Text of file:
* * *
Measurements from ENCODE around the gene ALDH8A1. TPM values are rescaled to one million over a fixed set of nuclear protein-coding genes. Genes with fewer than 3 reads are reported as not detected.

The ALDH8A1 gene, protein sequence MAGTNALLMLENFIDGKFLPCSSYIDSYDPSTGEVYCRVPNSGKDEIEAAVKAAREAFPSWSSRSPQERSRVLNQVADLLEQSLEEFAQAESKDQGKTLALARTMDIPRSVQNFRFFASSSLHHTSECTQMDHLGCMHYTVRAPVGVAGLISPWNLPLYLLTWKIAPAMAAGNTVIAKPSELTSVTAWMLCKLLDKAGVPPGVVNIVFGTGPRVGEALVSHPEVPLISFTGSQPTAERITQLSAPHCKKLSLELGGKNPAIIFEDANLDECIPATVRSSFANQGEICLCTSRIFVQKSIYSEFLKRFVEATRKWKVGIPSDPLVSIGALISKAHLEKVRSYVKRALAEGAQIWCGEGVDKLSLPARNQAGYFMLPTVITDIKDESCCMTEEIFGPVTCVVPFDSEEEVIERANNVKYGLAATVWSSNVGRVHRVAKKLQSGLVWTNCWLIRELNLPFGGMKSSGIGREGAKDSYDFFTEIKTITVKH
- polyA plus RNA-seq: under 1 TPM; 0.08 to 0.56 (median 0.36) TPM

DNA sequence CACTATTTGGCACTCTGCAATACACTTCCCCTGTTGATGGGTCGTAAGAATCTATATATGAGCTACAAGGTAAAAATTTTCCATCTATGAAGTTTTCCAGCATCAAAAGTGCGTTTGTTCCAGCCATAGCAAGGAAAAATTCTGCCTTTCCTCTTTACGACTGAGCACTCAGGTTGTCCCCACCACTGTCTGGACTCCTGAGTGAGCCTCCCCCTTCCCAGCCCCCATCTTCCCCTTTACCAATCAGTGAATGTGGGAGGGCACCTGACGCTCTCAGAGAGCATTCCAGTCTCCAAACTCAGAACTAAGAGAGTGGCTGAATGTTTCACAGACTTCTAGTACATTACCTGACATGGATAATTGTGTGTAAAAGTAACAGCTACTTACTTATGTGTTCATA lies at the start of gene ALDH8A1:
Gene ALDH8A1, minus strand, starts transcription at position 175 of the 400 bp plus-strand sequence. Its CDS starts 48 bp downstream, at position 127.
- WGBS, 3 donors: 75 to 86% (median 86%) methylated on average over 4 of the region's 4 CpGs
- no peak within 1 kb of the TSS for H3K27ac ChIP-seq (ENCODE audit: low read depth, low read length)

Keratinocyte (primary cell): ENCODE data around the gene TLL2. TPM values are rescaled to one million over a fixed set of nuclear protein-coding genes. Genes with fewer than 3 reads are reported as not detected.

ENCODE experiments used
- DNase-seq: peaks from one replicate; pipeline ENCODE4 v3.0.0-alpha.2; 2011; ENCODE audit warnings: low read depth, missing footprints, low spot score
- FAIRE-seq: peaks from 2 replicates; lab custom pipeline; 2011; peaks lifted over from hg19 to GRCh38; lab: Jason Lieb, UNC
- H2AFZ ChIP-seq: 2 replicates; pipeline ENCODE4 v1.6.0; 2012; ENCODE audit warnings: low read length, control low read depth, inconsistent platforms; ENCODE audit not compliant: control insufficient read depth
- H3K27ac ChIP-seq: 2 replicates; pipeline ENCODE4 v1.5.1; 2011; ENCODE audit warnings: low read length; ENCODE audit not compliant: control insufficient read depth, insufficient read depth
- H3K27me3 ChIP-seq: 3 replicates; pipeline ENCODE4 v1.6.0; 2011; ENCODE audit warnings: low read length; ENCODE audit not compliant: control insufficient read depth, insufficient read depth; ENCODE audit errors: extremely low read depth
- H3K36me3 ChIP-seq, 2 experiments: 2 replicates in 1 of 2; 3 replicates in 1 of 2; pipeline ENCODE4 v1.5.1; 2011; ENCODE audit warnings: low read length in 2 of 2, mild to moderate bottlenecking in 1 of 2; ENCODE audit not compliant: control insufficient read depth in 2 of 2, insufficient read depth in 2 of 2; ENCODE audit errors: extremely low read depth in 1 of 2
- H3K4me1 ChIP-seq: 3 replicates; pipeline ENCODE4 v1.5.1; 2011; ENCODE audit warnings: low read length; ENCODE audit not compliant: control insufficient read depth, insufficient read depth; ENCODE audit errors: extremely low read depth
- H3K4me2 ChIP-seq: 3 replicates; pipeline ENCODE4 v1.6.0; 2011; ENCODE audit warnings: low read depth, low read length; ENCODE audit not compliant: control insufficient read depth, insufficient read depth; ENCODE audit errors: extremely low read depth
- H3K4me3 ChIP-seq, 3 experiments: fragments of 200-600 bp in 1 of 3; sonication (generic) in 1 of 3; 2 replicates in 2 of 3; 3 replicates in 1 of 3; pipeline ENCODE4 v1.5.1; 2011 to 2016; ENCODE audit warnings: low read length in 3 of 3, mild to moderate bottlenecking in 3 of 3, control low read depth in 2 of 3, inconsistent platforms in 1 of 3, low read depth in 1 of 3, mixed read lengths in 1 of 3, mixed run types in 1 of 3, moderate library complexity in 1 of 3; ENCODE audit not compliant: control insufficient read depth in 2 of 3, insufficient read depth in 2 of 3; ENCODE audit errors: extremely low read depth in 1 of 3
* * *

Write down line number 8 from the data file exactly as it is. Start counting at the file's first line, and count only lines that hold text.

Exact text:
Keratinocyte (primary cell): ENCODE data around the gene TLL2. TPM values are rescaled to one million over a fixed set of nuclear protein-coding genes. Genes with fewer than 3 reads are reported as not detected.